Capra-esque dramedy to shoot in New York
Spain-U.K.-based producer Enrique Posner, Spanish director Paco Arango and screenwriter Ron Bass are teaming on the English-language “Eleven Percent,” in which ordinary people in a New York tenement block are suddenly given control of a major U.S. bank.
The completed screenplay is by Arango and Bass (“Amelia,” “Rain Man,” “My Best Friend’s Wedding”), who were connected by Harvey Weinstein.
Budgeted at about $15 million, the fantasy dramedy turns on an eccentric old lady who on her death bequeaths her misfit New York City building tenants 11% equity in a big American bank that is on the verge of a massive merger.
“It’s a great feel-good story about the human heart,” Arango said.
“Eleven down-and-out individuals are given a chance to change the financial system when they unexpectedly gain control of a major bank,” added Arango, whose 2011 feature debut “Maktub,” with “Lost’s” Jorge Garcia in a secondary role, also channels Frank Capra’s championing of the ordinary folk in a tale of a family man whose chance meeting with a 15-year-old cancer victim helps save his marriage.
“Eleven” will be produced by Posner, a former managing director of Warner Bros. Pictures Intl. Spain.
Over the last five years, he has divvied up his time between oversight of high-tech companies and high-profile Spanish animation films made out of Kandor Graphics in southern Spain, on which he has taken associate or exec production duties.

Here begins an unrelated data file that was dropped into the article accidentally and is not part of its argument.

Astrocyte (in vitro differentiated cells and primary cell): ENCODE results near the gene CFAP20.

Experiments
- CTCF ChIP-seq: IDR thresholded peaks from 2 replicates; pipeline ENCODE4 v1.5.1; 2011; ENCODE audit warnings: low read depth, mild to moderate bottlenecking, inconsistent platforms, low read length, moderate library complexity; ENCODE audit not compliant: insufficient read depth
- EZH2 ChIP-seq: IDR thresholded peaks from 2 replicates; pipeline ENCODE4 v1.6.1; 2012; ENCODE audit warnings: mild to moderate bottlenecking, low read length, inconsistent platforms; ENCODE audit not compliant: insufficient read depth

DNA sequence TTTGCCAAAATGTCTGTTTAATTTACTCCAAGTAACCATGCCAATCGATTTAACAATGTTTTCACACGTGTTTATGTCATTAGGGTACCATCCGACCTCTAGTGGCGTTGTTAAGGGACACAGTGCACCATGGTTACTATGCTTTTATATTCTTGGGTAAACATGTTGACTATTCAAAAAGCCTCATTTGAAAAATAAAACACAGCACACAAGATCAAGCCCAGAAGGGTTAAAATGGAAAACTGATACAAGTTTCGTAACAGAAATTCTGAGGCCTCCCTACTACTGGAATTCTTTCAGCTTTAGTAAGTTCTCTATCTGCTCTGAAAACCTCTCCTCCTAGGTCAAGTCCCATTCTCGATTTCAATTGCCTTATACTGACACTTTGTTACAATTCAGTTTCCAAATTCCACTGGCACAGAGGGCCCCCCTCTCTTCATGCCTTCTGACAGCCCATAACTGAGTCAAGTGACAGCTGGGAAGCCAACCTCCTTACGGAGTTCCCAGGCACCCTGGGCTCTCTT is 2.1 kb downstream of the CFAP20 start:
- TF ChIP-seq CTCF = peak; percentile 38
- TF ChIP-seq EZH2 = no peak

The latest, “Justin and the Valour of Knights,” one of Spain’s big bows for 2013, opens this September.
“Eleven” is skedded to go into production next February shooting in New York with “an ensemble of fairly high-level of American actors,” Posner said.
“Eleven” joins the build in European films, clearly seen at last week’s Cannes Festival, which are tending transAtlantic bridges meshing European and U.S. finance and talent on an English-language project with U.S. cast.
A Spanish-nationality production, “Eleven’s” financing will include equity funding from Europe-based high-net-worth individuals, Spanish tax breaks, New York tax credits, and U.S. or international partners, Posner said.
Also, Posner argued, “Eleven” touches the Zeitgeist: “One of the most interesting things about working with Paco is that he’s looking to tell stories that have a reason for being.”
“We hope ‘Eleven Percent’ will become a locomotive for a broader discussion about what roles financial players should play in peoples lives.”
Arango dedicated the profits from “Maktub” to the building of a bone marrow transplant unit at Madrid’s Nino Jesus Hospital.